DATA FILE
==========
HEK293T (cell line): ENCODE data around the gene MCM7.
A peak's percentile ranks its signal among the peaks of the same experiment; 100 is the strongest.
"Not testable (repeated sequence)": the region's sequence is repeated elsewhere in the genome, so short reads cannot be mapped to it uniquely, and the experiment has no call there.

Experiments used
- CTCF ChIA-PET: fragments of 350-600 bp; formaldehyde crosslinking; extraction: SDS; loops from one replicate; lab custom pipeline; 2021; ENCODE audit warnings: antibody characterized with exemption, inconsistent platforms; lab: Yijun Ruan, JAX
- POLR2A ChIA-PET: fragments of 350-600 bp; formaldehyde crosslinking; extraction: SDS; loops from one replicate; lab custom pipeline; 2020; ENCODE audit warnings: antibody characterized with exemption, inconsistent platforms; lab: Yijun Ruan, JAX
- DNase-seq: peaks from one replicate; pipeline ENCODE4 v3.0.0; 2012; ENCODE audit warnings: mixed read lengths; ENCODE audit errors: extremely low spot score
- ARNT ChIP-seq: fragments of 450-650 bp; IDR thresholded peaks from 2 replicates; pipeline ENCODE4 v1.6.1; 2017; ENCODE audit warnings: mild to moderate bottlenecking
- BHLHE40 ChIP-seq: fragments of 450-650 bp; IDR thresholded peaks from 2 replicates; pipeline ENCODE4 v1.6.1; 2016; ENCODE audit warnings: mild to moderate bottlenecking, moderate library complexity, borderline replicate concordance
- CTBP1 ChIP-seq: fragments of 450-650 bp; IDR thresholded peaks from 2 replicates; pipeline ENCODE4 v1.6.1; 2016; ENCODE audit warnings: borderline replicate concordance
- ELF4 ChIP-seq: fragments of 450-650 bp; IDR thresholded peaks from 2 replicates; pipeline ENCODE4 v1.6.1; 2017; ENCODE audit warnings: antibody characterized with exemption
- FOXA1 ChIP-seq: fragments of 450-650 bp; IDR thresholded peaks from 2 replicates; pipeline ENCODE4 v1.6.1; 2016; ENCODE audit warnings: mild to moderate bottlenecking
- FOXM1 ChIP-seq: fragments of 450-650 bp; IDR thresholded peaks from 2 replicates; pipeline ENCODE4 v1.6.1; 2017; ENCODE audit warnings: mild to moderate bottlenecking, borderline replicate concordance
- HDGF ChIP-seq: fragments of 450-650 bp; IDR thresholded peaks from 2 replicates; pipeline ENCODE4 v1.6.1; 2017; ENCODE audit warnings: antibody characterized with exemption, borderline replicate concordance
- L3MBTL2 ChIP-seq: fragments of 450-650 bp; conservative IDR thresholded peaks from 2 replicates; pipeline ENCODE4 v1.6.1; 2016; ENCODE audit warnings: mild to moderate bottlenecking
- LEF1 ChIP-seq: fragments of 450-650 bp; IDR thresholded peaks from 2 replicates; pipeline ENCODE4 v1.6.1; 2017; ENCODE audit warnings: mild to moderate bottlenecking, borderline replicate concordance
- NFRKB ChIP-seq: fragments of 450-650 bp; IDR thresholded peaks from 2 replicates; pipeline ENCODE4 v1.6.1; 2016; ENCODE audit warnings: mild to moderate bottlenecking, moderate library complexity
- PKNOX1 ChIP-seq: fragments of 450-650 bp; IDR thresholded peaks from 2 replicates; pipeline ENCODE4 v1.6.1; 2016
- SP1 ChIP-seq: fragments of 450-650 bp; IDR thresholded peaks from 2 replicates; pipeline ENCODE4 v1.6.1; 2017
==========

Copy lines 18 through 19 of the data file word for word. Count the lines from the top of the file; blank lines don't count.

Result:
- PKNOX1 ChIP-seq: fragments of 450-650 bp; IDR thresholded peaks from 2 replicates; pipeline ENCODE4 v1.6.1; 2016
- SP1 ChIP-seq: fragments of 450-650 bp; IDR thresholded peaks from 2 replicates; pipeline ENCODE4 v1.6.1; 2017